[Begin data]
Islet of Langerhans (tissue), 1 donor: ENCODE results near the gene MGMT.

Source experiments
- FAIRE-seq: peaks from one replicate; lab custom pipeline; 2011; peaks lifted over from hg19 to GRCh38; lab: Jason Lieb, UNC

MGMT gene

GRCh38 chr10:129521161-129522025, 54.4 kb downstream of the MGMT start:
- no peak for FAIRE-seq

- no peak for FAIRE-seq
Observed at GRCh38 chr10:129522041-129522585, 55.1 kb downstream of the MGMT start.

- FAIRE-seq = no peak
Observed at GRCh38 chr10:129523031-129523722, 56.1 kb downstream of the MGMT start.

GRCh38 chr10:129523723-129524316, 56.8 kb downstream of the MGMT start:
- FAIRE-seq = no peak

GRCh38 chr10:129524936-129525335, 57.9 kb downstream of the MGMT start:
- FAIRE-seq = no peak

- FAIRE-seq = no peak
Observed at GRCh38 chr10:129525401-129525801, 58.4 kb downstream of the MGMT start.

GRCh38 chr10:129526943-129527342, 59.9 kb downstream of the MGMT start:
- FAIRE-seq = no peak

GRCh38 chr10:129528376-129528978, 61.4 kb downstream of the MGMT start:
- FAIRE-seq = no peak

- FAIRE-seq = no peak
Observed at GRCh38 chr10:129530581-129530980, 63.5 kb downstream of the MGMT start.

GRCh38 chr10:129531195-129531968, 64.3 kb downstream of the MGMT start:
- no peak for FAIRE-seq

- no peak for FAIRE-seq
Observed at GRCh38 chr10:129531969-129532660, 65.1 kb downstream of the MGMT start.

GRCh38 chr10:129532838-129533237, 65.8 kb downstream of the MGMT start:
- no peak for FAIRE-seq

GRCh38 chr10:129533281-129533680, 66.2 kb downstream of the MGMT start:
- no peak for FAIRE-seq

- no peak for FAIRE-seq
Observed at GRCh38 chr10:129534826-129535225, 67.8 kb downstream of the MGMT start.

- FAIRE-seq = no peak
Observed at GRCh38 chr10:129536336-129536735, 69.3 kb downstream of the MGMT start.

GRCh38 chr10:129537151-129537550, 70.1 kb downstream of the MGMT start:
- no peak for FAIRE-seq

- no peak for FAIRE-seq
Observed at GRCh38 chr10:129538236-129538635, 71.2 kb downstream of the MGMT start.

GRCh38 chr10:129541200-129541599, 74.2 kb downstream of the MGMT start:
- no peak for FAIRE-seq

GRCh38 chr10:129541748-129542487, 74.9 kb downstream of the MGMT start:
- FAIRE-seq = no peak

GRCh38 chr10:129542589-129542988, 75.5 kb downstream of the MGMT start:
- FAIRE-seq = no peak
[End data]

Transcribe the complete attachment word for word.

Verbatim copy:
Islet of Langerhans (tissue), 1 donor: ENCODE results near the gene MGMT.

Source experiments
- FAIRE-seq: peaks from one replicate; lab custom pipeline; 2011; peaks lifted over from hg19 to GRCh38; lab: Jason Lieb, UNC

MGMT gene

GRCh38 chr10:129521161-129522025, 54.4 kb downstream of the MGMT start:
- no peak for FAIRE-seq

- no peak for FAIRE-seq
Observed at GRCh38 chr10:129522041-129522585, 55.1 kb downstream of the MGMT start.

- FAIRE-seq = no peak
Observed at GRCh38 chr10:129523031-129523722, 56.1 kb downstream of the MGMT start.

GRCh38 chr10:129523723-129524316, 56.8 kb downstream of the MGMT start:
- FAIRE-seq = no peak

GRCh38 chr10:129524936-129525335, 57.9 kb downstream of the MGMT start:
- FAIRE-seq = no peak

- FAIRE-seq = no peak
Observed at GRCh38 chr10:129525401-129525801, 58.4 kb downstream of the MGMT start.

GRCh38 chr10:129526943-129527342, 59.9 kb downstream of the MGMT start:
- FAIRE-seq = no peak

GRCh38 chr10:129528376-129528978, 61.4 kb downstream of the MGMT start:
- FAIRE-seq = no peak

- FAIRE-seq = no peak
Observed at GRCh38 chr10:129530581-129530980, 63.5 kb downstream of the MGMT start.

GRCh38 chr10:129531195-129531968, 64.3 kb downstream of the MGMT start:
- no peak for FAIRE-seq

- no peak for FAIRE-seq
Observed at GRCh38 chr10:129531969-129532660, 65.1 kb downstream of the MGMT start.

GRCh38 chr10:129532838-129533237, 65.8 kb downstream of the MGMT start:
- no peak for FAIRE-seq

GRCh38 chr10:129533281-129533680, 66.2 kb downstream of the MGMT start:
- no peak for FAIRE-seq

- no peak for FAIRE-seq
Observed at GRCh38 chr10:129534826-129535225, 67.8 kb downstream of the MGMT start.

- FAIRE-seq = no peak
Observed at GRCh38 chr10:129536336-129536735, 69.3 kb downstream of the MGMT start.

GRCh38 chr10:129537151-129537550, 70.1 kb downstream of the MGMT start:
- no peak for FAIRE-seq

- no peak for FAIRE-seq
Observed at GRCh38 chr10:129538236-129538635, 71.2 kb downstream of the MGMT start.

GRCh38 chr10:129541200-129541599, 74.2 kb downstream of the MGMT start:
- no peak for FAIRE-seq

GRCh38 chr10:129541748-129542487, 74.9 kb downstream of the MGMT start:
- FAIRE-seq = no peak

GRCh38 chr10:129542589-129542988, 75.5 kb downstream of the MGMT start:
- FAIRE-seq = no peak